BIDDEFORD – It wasn’t the first time Jim Sheppard flew in a Red Tail P-51C Mustang.

The 87-year-old sat tucked into the second seat of the World War II aircraft named aptly for the crimson coloring on its tail. His eyes glimmered beneath the brim of his baseball cap as pilot Alan Miller fired up the engine.

As the two slowly taxied away from Biddeford Municipal Airport, Sheppard saluted the small crowd that had gathered Saturday afternoon.

The last time he took off in a P-51C was 66 years ago at the end of World War II — the end of his service as a Tuskegee Airman in the 332nd Fighter Group, the first all-black unit in what was then the U.S. Army Air Corps.

Chris Griffith planned the afternoon flight as a surprise for Sheppard, who lives in South Portland.

Griffith, president of the nonprofit group Texas Flying Legends, met Sheppard last month at the airport’s open house. When Griffith learned of Sheppard’s history as a Tuskegee Airman, he arranged for the P-51C to come to Biddeford.

The World War II aircraft, now part of the Commemorative Air Force Red Tail Squadron, travels across the country to teach the history of the Tuskegee Airmen and to inspire young people’s interest in aviation.

As the P-51C circled the airport Saturday, Griffith said to Sheppard: “They’re coming here for you. This is your Red Tail.”

Sheppard talks humbly of his days as a crew chief during the war, working on P-51C Mustangs, P-47 Thunderbolts, P-30s and Curtiss P-40s that his squadron flew.

After the war, Sheppard struggled to find work in the aviation field because of persistent discrimination. Five years later, he finally landed a job servicing Constellation luxury airliners at New York City’s Idlewild Airport, now named JFK International Airport.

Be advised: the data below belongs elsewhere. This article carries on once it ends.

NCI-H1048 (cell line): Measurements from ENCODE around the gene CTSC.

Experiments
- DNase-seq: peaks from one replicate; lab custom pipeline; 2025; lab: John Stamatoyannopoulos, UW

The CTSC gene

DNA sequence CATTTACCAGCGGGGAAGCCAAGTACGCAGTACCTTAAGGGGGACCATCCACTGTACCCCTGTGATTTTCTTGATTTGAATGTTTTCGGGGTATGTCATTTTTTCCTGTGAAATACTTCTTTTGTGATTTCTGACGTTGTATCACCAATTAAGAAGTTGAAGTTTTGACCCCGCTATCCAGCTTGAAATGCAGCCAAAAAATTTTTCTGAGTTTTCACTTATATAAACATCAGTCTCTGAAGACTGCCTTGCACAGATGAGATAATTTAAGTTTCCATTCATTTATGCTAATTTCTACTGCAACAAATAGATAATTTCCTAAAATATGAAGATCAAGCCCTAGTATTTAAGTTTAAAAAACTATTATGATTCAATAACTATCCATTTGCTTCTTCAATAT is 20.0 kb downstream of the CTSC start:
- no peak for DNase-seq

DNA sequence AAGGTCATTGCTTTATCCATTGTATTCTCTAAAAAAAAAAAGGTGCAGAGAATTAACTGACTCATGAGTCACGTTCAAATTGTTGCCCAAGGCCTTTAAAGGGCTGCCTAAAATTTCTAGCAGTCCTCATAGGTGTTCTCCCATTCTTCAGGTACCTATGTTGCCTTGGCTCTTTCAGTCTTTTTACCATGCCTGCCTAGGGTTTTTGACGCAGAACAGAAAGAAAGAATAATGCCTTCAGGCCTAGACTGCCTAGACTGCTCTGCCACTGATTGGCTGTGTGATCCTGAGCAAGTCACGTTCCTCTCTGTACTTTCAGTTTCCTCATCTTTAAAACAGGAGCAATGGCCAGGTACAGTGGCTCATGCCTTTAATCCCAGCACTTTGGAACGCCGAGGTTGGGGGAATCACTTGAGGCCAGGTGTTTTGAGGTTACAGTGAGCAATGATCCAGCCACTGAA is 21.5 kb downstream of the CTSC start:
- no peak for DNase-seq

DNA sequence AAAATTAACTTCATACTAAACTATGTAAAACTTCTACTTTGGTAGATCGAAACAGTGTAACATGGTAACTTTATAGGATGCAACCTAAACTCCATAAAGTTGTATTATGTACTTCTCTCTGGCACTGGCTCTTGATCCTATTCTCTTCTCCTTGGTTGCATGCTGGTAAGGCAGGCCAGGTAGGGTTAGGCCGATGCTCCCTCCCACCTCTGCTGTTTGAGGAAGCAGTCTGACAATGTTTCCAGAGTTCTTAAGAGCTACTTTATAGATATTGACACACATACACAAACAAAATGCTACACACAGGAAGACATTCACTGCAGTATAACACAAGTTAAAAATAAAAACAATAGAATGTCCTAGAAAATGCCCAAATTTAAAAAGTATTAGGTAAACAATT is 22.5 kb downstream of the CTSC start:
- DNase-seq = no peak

The Federal Aviation Administration hired him after that as a safety inspector and he came to Maine in 1972.

A regular at air shows, Sheppard saw the P-51C last year at the Wings Over Houston show, but was surprised to see it in Biddeford.

“How come I didn’t know it was coming here?” Sheppard said as the plane landed and taxied down the runway toward the small crowd.

As the loud engine shut off, Sheppard looked at those around him and said, “Now, can you imagine seeing 48 of those taking off at one time?”

Sheppard actually remembers launching 64 planes in a matter of minutes for a mission during World War II. He said 32 planes lined up facing each other at each end of a mile-long runway. The first 32 planes took off and as soon as they were airborne, the next 32 took off.

Knowing he would see Griffith on Saturday, Sheppard had with him a gun camera. He showed Griffith exactly where that camera sat, nestled in the left wing of the P-51C.

“The camera was used to prove a victory,” Sheppard said.

The camera started as soon as the pilot pulled the trigger to fire four .50-caliber machine guns, he said, recording until 10 seconds after the last of 300 rounds in each gun was fired.

It’s a piece of Sheppard’s past that he carries with him.

Now he’ll have the memory of flying over the coastline of Maine, just as he once flew over the countryside of Europe.

“Boy,” Sheppard said before he climbed in the plane, “this is a real picnic for me.”

Staff Writer Emma Bouthillette can be contacted at 791-6325 or at:

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